A build of Windows 10X has leaked and we wanted to show you what it is like. Below you will find a video walk-through of the leaked build of Windows 10X. Windows 10X is a UWP/Web first OS that will take on iPadOS and Chrome OS. Later this year we will see devices like inexpensive laptops and 2in1’s design for education and consumers.
Microsoft reportedly missed signing off on the shipping build of Windows 10X beck in December 2020, with the express intent to spend more time of refinement before a full-scale release. It is believed that Microsoft will have a final build of Windows 10X ready for manufacturers this spring, which would put a launch in the second half of the year.
So why the delay, is there a delay so that Microsoft can ship Windows 10X with 32-bit legacy app support? Sources still conclude that Windows 10X will launch without legacy app support so that the OS can be flashed onto ARM PCs like Surface Pro X. Instead Microsoft is choosing to lean heavily on its cloud tech to deliver legacy apps via the cloud using tech similar to xCloud that makes games playable via remote Xbox consoles.
Windows 10X background
Windows 10X reportedly began life on the Surface Duo but was scrapped before release to instead be powered by Android. According to ZDNet, Microsoft’s new strategy reflects “the new world where virtualization and single-screen devices are more of a priority than brand-new form factors.”
They go on to say that their contacts say “Chief Product Officer Panos Panay informed some of his team internally in April, that Microsoft wouldn’t be delivering its own Surface Neo dual-screen 10X devices this calendar year. In addition, Microsoft also won’t be enabling third-party dual-screen Windows devices to ship with 10X in calendar 2020.”
“Three months ago, I took on the role of leading Windows and Devices. What excited me about this was the opportunity to bring together our incredible teams to work on a product that a billion people all over the world rely on every day to work, learn, create and have fun. Since taking on the role, the world has changed in a way that many of us are still adjusting to. I am adapting to working from home, collaborating with our teams remotely and having my four children learning from home.”
“As the world and people’s routines are changing, it is important that we focus on meeting our customers where they are now and helping them get to where they want to be in the future.”
“With that increased focus comes a shift in priorities for Windows too. The world is a very different place than it was last October when we shared our vision for a new category of dual-screen Windows devices. As we continue to put customers’ needs at the forefront, we need to focus on meeting customers where they are now. Our customers are leveraging the power of the cloud more than ever, and we believe the time is right to lean into this acceleration in a different way.”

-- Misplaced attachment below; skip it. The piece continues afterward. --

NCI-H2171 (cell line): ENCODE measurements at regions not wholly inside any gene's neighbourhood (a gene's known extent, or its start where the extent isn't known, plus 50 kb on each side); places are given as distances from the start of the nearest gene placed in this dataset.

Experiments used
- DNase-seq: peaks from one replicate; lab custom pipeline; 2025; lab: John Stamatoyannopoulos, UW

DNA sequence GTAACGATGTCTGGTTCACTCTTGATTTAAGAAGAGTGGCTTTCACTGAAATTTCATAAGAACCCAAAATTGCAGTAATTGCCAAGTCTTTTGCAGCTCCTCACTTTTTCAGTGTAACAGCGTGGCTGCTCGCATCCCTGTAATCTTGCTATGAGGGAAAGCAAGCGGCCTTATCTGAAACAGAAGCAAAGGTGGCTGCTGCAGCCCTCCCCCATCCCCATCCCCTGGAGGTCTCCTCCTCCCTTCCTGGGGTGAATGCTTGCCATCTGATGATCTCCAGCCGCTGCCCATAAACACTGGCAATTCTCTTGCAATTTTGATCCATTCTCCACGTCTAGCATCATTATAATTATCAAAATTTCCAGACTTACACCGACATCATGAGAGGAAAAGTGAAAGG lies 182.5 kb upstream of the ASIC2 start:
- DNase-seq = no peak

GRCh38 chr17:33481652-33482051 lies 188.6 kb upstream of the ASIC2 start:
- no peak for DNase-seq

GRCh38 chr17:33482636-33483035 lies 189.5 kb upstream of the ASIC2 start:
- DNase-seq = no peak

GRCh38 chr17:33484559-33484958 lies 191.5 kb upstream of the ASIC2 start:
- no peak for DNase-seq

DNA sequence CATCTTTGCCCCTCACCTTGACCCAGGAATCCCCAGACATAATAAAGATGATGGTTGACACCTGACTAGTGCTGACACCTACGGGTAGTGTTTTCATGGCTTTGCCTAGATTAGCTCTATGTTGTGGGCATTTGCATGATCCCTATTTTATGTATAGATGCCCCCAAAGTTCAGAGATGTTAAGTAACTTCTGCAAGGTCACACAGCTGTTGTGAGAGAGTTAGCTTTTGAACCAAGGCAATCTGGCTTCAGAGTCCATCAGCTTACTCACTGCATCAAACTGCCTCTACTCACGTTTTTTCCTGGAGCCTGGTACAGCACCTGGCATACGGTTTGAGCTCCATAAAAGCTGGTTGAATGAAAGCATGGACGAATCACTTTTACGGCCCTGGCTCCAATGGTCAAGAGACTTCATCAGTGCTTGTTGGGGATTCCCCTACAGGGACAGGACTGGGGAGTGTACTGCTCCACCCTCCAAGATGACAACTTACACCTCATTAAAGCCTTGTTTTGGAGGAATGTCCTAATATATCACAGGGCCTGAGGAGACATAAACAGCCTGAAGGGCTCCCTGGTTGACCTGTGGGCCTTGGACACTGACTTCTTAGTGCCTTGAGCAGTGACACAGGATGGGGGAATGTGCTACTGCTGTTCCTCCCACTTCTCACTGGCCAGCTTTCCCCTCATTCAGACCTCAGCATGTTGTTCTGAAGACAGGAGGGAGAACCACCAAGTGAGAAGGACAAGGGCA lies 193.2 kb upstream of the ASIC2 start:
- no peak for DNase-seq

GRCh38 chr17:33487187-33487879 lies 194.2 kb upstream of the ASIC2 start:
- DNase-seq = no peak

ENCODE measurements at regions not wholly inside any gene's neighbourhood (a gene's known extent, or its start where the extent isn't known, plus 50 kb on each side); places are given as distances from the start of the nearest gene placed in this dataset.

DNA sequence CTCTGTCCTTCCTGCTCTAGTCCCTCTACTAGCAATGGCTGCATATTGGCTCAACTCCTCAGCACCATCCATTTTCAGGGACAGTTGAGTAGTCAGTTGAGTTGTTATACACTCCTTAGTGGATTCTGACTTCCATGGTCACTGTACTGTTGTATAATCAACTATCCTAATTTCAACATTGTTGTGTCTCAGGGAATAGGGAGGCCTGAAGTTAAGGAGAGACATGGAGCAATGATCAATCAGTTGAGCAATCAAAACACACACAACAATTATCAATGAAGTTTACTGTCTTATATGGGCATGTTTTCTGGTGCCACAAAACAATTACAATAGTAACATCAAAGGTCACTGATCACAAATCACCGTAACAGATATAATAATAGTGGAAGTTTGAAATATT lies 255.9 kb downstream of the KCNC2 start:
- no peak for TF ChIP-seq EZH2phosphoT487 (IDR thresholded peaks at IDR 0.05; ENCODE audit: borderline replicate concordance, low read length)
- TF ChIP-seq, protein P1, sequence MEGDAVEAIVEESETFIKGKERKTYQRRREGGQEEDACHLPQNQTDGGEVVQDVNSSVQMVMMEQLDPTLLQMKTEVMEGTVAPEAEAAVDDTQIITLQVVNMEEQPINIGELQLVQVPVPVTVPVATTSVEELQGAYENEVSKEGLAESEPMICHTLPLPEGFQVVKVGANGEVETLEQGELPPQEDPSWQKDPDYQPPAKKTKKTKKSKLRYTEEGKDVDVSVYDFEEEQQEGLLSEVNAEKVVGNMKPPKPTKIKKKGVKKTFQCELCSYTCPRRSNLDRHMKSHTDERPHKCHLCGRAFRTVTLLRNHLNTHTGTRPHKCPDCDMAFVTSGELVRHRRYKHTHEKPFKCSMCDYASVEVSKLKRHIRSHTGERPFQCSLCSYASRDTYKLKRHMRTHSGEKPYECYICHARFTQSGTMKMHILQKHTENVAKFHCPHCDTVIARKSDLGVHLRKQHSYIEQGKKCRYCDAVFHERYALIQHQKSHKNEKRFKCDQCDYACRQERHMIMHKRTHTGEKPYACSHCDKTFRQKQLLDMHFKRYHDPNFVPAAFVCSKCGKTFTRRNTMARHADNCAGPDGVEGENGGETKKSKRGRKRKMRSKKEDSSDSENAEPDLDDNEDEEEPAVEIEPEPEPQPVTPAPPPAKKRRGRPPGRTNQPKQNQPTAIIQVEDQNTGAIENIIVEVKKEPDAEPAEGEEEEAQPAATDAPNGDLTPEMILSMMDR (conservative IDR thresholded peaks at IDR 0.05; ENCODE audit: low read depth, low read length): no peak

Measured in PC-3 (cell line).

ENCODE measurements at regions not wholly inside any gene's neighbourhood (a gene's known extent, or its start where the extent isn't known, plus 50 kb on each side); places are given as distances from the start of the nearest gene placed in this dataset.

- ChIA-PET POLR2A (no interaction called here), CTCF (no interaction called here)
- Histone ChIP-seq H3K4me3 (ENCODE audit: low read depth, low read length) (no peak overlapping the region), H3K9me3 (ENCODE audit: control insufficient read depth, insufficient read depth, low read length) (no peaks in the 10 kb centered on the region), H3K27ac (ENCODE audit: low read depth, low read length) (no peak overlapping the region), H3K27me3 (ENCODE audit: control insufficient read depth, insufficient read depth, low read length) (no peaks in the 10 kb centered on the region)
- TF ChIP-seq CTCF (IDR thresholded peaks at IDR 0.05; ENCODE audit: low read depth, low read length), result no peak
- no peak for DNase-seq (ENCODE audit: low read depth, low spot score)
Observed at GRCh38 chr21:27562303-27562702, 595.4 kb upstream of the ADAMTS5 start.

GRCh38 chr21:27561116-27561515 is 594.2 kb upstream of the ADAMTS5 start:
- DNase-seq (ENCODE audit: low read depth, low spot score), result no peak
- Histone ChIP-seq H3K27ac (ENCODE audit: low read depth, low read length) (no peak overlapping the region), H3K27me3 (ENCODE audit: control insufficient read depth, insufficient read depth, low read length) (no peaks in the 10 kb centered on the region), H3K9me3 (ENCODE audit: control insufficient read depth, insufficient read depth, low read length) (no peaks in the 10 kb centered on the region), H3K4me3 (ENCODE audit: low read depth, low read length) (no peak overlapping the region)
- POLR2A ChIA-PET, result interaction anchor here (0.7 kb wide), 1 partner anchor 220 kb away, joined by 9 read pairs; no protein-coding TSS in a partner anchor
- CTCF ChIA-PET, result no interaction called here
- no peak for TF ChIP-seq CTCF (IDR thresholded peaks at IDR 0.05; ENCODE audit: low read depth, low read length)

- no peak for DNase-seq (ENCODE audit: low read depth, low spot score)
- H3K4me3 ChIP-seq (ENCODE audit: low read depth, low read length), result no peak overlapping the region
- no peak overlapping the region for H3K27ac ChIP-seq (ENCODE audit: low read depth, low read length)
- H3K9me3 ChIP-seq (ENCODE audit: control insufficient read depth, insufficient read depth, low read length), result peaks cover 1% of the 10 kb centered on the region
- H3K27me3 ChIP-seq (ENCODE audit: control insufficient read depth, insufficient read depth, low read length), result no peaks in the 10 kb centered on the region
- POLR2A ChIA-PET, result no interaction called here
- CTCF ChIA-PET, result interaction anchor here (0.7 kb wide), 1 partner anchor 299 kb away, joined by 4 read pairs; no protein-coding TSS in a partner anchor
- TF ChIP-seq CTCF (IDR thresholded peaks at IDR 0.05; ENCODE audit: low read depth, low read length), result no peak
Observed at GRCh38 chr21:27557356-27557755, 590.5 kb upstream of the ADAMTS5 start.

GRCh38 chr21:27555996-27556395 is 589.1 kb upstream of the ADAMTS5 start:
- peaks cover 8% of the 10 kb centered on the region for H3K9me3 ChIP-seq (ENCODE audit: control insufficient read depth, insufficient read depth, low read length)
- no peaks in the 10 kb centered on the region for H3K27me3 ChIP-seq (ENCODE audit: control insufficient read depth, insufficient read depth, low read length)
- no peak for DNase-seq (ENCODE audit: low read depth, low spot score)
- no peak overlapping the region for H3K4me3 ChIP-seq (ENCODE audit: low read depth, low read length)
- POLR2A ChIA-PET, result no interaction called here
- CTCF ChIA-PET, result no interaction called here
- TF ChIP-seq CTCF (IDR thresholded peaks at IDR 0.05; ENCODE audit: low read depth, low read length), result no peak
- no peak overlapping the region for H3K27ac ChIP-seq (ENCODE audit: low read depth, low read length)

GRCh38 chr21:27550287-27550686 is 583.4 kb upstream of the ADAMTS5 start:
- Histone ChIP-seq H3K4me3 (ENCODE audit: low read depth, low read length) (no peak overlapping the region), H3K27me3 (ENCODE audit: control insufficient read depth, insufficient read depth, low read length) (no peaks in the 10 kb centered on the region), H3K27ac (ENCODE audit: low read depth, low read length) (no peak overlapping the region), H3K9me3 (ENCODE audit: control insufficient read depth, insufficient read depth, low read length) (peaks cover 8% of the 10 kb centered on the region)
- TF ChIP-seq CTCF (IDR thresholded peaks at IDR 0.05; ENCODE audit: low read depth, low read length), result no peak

“With Windows 10X, we designed for flexibility, and that flexibility has enabled us to pivot our focus toward single-screen Windows 10X devices that leverage the power of the cloud to help our customers work, learn and play in new ways. These single-screen devices will be the first expression of Windows 10X that we deliver to our customers, and we will continue to look for the right moment, in conjunction with our OEM partners, to bring dual-screen devices to market.”Chief Product Officer, Panos Panay
Following this statement, Windows 10X development seemed to slow while we were all social distancing this year. With the refocus of Windows 10X on single screen devices we would have thought that Windows 10X would have been shipped with Surface Laptop Go, but that didn’t materialize.
Also, Microsoft removed the Win32 compatibility layer, removing the development complexity. This move is all about keeping Windows 10X light and setting expectations that Windows 10X is a simple and modern Microsoft experience. If a user should encounter an instance where they need to run a legacy app, Microsoft will support them with Cloud PC tech that will simply present the app instead of the desktop to users, similar to how xCloud enables users to load up a game without having to see the Xbox dashboard.
The Win32 compatibility layer was the reason that Windows 10X wasn’t coming to ARM PC’s like Surface Pro X, but can now, Windows 10X run on ARM PC’s. We now have a number of important questions for not only Microsoft, but the PC industry as a whole:
- How do PC OEM’s decide which PC models will run Windows 10X?
- If Windows 10X is a light-weight modern OS like iPadOS or Chrome OS, should it be offered on tablets like Surface Go and laptops like Surface Laptop Go?
- If Surface Go and Laptop Go get Windows 10X, will there also get ARM chips like Qualcomm’s Snapdragon 7c Gen2, since Windows 10X can run on ARM chips?